Standing on the snow-covered sidewalk shivering in the cold wind, I realized, much to my horror, I still had a conscience. Once I made that frightful discovery, I knew I couldn’t buy this property, or any other slum, because I would have to try to fix up the buildings just so I could have the peace of mind they were safe for the tenants to live in, and that would take more money than I was going to make on the deal. Hell, it would take more money than I was going to put down.
I knew I couldn’t, in good conscience, collect rents twice as high as the apartments were worth, nor could I just take their money and pretend they were happy but poor laborers. I knew I couldn’t be a landlord until I stopped the thoughts of interfering in the tenants lives, re-carpeting all three apartments, and buying toys for their children.
I would be turning from being the ugly American Realtoro into the do-gooder social worker type, or worse yet the upper middle-class jerk who tries to fix all I view that is wrong with the world, instead of focusing on my original goal of money. Being a slumlord was supposed to be about the money and not about the quality of life of the residents of the slum. At that moment I did the most selfish thing I could do, and decided to save myself by not becoming a slumlord.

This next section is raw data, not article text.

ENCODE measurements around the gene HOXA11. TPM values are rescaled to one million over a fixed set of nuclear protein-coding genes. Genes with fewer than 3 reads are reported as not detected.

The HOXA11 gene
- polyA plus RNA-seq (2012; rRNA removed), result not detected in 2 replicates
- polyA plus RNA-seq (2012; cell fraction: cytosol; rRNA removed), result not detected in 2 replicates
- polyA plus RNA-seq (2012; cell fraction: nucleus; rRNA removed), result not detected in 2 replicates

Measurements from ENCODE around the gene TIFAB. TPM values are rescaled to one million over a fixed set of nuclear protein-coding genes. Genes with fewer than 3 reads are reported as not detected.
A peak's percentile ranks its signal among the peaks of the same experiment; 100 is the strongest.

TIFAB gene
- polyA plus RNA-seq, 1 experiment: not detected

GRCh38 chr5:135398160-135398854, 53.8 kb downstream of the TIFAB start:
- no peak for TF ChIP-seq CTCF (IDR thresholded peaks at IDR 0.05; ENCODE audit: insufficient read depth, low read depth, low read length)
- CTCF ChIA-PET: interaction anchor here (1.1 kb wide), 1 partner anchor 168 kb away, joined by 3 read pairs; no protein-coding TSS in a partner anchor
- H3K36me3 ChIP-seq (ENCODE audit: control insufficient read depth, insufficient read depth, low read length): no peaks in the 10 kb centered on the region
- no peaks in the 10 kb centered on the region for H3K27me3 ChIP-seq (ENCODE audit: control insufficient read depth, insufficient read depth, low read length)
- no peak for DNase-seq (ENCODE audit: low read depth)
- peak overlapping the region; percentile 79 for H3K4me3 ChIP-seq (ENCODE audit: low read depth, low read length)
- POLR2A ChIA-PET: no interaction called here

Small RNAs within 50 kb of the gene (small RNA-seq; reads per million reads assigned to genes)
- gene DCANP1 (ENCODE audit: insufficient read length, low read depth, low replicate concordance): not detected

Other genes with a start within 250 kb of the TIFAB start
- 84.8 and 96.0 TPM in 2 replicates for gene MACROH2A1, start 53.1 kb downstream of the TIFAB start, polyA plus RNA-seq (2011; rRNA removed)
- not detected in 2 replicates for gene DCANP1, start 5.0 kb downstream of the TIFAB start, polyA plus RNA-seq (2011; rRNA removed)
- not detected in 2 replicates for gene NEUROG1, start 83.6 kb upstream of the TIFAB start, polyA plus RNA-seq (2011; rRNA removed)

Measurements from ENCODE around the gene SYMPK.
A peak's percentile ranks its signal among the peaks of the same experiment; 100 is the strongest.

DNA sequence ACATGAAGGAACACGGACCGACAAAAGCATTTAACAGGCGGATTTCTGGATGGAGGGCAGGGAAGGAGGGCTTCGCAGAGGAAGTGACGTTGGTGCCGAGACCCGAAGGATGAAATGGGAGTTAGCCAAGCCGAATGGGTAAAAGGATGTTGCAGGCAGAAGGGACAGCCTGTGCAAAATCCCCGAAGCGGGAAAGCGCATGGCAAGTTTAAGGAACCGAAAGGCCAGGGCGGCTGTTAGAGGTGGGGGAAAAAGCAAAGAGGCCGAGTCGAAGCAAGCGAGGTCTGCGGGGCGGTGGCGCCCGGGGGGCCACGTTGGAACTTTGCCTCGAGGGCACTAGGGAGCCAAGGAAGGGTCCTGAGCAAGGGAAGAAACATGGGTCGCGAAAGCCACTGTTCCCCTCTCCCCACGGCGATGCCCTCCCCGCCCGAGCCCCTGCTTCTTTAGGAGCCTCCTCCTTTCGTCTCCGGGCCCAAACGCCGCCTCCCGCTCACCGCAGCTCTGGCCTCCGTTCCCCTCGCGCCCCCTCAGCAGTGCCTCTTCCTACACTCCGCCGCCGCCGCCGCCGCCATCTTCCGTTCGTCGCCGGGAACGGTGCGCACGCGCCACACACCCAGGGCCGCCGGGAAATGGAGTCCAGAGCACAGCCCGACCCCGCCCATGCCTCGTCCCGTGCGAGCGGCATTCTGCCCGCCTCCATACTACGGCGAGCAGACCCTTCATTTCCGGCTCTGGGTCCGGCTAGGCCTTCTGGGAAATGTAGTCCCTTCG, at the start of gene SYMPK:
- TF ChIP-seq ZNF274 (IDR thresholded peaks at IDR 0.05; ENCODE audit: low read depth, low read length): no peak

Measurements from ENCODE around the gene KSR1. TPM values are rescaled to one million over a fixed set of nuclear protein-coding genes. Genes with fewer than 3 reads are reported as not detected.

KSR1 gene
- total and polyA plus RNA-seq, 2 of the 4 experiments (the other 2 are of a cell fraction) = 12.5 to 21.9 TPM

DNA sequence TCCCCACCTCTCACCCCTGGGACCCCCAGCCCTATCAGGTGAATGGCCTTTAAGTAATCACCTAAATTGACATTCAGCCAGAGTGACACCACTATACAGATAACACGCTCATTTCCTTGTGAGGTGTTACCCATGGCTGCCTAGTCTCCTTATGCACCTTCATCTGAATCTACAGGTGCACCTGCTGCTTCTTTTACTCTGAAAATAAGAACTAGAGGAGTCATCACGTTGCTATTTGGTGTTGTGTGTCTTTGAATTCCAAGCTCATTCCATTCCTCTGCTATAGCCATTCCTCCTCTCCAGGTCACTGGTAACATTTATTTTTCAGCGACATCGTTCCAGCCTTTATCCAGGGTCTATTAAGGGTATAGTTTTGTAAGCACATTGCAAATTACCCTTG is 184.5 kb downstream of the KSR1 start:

There are plenty of other ways to earn money without taking advantage of people or exploiting their desires to better their own living conditions. I simply chose not to profit off of people working two and three jobs to afford their version of luxury. Basically, I looked away.
I’m not a better person for choosing not to invest in a slum, since someone else came along the following day and scooped it up for more than asking price, demanding the apartments be empty at closing, so they can be painted and rents increased for the next tenants. I took a different detour on the path to the lifestyles of the rich and famous. Finding my conscience has caused me to re-evaluate my get rich at all costs schemes.
Some people will say I’m shallow for not buying the property and allowing my feelings to get in the way of a good business decision, while other will brand me shallow for not attempting to do something positive for those less fortunate than myself. Either way I can’t win, with some people. Perhaps that’s why I choose the selfish paths toward riches?
Now if you’ll excuse me, I’ve got to find another get rich quick scheme that doesn’t cause my conscience to rear up and frighten me. Anyone got any good stock tips?